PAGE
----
[Home]PageRedirect

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This Wiki uses a PageRedirect command first implemented in StevenBlack's VisualFoxProWiki (http://fox.wikis.com/ ). This solution allows multiple names to share the same page. The PageRedirect command is also useful for correcting misspellings without a PageDelete? command. See PluralNameProblems? for an example and more background.

To use the PageRedirect command, simply type

#REDIRECT NewPageName

...at the beginning of the page. (The command must start at the first character of the first line of the page. REDIRECT must be in FULL CAPS.)

When the page containing the command is viewed, the NewPageName? will be viewed instead. Redirections are not recursive--only the first redirection will be used.


Editing a redirected page

Editing a redirected page can be tricky. One way is to edit a normal page, then change the URL to edit the redirected page (change the "id=SomePageName?" to "id=MyRedirectedPage?").

just came across this. I did something similar in my Wiki (Wiki:BazzaWiki ). Take a look for a description, it's solving a different problem. However, the editing issue I resolved by putting edit markers next to page links when they appear in search results. The same marker is used (for the same purpose) beside the title of each page when you read it, so the users picked up on what was meant fairly quickly. -- Wiki:BrianEwins

A simpler way to edit the redirected page is to view the redirected page, then click the link in the redirection notice at the top of the page. For example, if you visit the Activestate page, you will be redirected to ActivePerl. To edit the Activestate page, first visit the Activestate link. When the ActivePerl page is shown, visit the "Activestate" link at the very top of the page. This link will edit the Activestate page. --CliffordAdams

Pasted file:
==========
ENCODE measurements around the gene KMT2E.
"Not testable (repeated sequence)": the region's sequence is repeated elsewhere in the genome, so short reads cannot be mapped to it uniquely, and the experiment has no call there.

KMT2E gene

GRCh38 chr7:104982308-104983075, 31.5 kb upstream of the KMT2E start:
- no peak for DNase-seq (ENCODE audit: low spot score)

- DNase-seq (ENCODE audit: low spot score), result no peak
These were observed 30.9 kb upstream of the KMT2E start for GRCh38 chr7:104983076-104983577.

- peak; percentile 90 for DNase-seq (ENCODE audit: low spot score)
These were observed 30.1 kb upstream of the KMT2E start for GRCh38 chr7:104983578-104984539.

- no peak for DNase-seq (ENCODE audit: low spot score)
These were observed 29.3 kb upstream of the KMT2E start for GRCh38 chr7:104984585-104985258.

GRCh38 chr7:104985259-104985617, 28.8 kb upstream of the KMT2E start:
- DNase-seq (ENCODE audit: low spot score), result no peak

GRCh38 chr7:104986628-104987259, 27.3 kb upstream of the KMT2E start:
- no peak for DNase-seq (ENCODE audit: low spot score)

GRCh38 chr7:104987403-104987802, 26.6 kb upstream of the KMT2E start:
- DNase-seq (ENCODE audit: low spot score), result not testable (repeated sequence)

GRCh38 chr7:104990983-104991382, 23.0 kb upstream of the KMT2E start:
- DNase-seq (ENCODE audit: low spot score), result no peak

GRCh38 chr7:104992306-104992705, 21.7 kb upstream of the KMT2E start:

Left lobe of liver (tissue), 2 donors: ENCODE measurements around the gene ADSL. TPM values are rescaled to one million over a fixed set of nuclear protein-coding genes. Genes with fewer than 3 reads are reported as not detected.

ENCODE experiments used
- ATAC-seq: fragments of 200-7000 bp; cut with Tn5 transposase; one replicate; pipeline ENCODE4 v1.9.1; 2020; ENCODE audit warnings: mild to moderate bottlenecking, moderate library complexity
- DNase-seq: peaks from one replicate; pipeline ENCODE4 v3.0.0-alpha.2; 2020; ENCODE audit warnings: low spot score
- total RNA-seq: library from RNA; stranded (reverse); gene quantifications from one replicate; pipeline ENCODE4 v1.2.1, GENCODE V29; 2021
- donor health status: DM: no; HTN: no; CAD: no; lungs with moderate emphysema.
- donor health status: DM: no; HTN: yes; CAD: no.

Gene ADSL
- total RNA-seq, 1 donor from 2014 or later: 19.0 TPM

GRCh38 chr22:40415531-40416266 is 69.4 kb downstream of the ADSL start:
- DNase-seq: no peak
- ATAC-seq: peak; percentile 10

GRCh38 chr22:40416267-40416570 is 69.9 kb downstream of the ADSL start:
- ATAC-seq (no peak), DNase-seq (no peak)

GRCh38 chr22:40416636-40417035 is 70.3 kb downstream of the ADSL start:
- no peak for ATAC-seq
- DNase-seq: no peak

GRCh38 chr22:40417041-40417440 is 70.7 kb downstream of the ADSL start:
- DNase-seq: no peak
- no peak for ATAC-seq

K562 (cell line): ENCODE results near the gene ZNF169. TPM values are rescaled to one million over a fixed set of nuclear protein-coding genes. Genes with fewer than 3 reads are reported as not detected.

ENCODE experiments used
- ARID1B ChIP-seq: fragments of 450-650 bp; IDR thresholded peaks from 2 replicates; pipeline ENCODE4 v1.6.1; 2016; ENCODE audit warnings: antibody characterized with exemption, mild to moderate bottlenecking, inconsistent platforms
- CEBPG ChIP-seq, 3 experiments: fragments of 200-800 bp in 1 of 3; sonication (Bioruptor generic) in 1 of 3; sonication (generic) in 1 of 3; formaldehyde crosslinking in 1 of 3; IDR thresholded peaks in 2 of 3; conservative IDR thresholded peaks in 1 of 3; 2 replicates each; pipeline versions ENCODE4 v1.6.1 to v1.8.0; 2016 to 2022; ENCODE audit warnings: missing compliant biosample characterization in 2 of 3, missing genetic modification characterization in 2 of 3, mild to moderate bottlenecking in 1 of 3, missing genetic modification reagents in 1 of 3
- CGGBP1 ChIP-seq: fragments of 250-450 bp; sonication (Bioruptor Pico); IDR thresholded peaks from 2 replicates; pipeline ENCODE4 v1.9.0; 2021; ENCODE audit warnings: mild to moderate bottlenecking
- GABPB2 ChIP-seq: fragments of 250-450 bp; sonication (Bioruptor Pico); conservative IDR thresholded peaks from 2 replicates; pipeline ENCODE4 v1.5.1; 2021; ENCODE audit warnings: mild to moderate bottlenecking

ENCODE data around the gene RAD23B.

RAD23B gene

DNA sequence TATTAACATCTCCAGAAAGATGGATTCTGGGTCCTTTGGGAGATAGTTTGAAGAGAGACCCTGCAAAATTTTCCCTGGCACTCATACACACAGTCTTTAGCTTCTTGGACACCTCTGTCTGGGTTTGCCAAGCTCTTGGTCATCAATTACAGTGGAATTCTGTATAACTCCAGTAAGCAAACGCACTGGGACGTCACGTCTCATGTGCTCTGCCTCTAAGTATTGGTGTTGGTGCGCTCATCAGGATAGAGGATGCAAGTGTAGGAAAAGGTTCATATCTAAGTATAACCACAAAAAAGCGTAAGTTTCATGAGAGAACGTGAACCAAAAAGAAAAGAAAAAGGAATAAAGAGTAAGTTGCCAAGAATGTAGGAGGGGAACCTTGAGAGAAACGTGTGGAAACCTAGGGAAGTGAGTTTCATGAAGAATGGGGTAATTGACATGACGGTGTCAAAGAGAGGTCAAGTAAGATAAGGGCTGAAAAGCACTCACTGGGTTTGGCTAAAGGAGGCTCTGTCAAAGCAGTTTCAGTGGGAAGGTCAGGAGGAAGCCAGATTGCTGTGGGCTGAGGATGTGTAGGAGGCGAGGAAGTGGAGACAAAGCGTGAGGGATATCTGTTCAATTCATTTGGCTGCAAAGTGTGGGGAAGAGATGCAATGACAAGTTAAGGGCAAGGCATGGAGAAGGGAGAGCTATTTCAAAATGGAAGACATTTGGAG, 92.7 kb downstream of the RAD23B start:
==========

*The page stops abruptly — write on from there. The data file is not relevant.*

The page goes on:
Filesystem similarities and differences

Redirected pages are a lot like symlinks in UNIX. Just another example of my contention that Wikis are just a GUI interface to a datastore / filesystem, and will eventually need all of the functionality that a filesystem has (create, rename, delete, subdirectories, etc.) -- AndyGlew

There is a small "bug" if you have eric/theking and eric is a redirect to erik, I think the obvious action would be to redirect the children as well.. This makes a big difference from a filesystem

Not really. If eric -> erik, the obvious action would be eric/theking -> erik/theking -- just like in a filesystem.

This is an interesting idea (redirections affecting subpages), but I am unlikely to implement it. The proposed behavior (eric/theking -> erik/theking) would require that all subpages open their parent page to look for a redirect command. One of my design goals is that the display/output of any wiki page should not automatically depend on the content of any other wiki page. Any information that affects the display of a page should be stored outside of a page (like the InterWiki "intermap" file). --CliffordAdams

Speaking of InterMap, PageRedirect doesn't seem to work with InterWiki links. Is that intentional? -- MichaelSparks?

Looking at the code, it's clearly intentional. &GetRedirectPage constructs its url by joining $FullUrl and the ScriptLinkChar? with the name of the redirect target page, passed as $newid. It could be modified to handle InterWiki and even external links. This line makes the redirect url:

$url = $FullUrl . &ScriptLinkChar() . $newid;

Understood. I should have phrased my question better - what I really want to know about is the motivation behind making it that way. Is there a philosophical reason it was done that way?


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Last edited September 19, 2007 8:58 pm by JuanmaMP (diff)
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